Malta owes its rich history, and its vacation reputation, to its strategic location in the Mediterranean. This prized position attracted many of the great civilisations throughout the ages, including the Phoenicians, Greeks and Romans. Napoleon captured the archipelago before it was colonised by the British, and Malta finally achieved independence in 1964. Today, it’s a holiday hot spot for its secluded beaches, heady nightlife and historical treasures.
Despite the wave of tourism, Malta has managed to hold onto its heritage and preserve its past. It boasts some of the oldest structures in the world and its prehistoric ruins are older than the pyramids, while traditional fishing communities continue to flourish along its coast. The island has also retained Maltese, the main language alongside English.
- Beautiful small island, close enough to visit Sicily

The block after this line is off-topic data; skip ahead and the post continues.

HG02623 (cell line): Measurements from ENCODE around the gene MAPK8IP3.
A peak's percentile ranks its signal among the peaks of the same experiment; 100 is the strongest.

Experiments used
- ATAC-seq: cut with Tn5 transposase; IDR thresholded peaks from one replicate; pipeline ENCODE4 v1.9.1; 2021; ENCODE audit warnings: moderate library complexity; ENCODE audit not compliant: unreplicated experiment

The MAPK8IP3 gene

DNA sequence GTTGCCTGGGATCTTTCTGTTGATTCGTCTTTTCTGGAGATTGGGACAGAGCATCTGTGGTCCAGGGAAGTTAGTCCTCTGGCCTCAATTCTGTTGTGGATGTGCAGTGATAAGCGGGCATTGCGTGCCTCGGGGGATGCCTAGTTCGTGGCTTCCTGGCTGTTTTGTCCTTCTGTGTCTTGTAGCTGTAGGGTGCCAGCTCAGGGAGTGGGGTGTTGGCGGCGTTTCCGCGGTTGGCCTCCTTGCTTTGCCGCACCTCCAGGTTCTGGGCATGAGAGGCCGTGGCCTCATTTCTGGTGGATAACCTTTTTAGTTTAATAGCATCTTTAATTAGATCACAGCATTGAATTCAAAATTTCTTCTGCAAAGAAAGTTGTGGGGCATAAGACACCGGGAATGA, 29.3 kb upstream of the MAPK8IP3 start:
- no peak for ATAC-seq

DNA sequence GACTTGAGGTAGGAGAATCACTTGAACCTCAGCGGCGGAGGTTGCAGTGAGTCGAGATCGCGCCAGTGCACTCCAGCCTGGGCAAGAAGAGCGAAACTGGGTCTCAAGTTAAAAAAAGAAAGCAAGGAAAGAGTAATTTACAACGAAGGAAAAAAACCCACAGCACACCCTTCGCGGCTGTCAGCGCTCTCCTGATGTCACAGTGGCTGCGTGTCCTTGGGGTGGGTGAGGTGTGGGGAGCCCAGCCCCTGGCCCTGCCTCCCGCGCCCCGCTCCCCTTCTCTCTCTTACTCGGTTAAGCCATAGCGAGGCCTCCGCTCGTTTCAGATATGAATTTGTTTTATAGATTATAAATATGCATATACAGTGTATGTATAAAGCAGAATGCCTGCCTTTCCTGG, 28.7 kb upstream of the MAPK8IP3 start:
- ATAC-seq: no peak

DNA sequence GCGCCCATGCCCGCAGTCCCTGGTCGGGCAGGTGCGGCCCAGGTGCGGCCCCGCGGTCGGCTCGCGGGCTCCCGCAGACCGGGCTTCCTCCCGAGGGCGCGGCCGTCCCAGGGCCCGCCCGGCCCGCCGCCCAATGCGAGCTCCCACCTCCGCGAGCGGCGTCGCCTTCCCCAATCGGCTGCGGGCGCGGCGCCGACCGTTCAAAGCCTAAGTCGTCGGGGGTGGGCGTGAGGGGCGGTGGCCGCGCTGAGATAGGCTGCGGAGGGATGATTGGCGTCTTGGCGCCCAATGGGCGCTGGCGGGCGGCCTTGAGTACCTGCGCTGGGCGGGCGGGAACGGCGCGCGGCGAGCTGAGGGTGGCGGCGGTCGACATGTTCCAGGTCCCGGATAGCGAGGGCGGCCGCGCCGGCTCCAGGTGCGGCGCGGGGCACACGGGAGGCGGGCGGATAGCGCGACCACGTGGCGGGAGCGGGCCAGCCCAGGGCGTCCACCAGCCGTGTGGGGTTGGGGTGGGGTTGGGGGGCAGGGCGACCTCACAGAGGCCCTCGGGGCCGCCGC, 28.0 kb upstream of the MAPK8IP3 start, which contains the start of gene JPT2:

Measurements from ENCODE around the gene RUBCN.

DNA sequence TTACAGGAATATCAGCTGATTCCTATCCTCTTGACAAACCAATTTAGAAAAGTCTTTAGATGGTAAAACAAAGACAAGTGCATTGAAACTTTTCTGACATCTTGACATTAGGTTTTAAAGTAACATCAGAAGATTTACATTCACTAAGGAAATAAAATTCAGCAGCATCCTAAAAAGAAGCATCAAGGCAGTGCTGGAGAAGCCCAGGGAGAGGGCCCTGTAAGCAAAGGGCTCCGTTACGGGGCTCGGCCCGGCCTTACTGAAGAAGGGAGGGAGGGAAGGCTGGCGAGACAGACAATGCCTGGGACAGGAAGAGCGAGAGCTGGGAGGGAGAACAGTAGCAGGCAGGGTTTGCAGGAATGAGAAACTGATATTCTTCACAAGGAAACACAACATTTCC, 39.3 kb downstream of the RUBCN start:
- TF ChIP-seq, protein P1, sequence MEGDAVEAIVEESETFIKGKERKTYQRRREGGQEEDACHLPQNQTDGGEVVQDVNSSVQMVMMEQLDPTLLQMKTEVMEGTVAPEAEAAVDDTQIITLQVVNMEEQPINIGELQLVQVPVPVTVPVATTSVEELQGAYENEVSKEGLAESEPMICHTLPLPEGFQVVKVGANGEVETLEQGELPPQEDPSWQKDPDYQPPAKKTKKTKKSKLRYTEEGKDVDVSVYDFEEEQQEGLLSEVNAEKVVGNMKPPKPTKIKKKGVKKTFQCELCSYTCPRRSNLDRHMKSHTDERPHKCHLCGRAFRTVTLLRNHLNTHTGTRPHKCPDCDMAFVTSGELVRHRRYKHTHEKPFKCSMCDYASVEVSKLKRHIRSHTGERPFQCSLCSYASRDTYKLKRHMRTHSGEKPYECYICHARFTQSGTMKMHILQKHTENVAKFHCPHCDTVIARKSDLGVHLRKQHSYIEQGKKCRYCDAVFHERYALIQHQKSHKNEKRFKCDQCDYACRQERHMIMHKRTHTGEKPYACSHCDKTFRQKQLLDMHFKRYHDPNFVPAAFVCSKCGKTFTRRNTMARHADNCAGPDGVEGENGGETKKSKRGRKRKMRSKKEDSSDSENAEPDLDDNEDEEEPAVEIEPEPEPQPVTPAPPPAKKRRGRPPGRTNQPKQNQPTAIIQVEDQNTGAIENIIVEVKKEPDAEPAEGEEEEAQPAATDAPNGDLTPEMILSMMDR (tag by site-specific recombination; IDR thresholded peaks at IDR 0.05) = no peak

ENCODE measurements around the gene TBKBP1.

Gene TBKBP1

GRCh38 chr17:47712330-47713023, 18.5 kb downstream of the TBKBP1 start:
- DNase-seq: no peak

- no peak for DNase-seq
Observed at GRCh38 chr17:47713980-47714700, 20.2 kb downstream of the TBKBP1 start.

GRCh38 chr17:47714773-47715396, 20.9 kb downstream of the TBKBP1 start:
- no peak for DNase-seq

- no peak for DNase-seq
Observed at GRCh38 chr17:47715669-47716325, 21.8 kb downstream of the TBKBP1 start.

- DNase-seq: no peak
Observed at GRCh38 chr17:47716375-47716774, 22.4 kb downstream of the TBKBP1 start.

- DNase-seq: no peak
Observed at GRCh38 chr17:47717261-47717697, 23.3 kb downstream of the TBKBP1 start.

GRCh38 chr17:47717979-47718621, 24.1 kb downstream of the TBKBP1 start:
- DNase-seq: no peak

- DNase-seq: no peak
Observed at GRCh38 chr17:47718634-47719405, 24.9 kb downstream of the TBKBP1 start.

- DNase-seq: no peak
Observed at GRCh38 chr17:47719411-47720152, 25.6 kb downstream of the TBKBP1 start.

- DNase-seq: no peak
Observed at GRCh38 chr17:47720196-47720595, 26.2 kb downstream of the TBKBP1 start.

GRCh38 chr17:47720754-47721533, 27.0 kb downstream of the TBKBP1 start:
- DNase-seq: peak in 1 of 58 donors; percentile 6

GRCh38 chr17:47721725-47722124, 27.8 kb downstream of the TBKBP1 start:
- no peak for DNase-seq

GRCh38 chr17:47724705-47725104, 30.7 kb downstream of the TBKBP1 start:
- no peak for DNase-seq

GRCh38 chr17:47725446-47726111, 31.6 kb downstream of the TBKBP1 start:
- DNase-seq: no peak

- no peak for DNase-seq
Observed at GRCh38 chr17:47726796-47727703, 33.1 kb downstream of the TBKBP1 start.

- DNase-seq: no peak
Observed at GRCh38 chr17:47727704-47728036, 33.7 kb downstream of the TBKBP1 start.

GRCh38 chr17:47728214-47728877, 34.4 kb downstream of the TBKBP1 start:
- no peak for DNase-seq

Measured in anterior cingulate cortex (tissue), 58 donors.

- Interesting history
- Lots of potential for teaching if you can get a permit
- Lots to see and do including a vast array of water sports
- Fantastic weather!
Things you might not know about Teaching English in Malta
- There used to be a bridge connecting Malta with Sicily.
- The Temple at Ggantija predates the Egyptian pyramids.
- Malta is believed to have served as the site for the legendary city of Atlantis.
- Malta was awarded with the George Cross, by King George VI in 1942.
- Malta's Grand Harbour is one of the best natural deep-water harbours in the world.
- Malta was earlier known as Melita, meaning the island of honey, by ancient Greeks and Romans.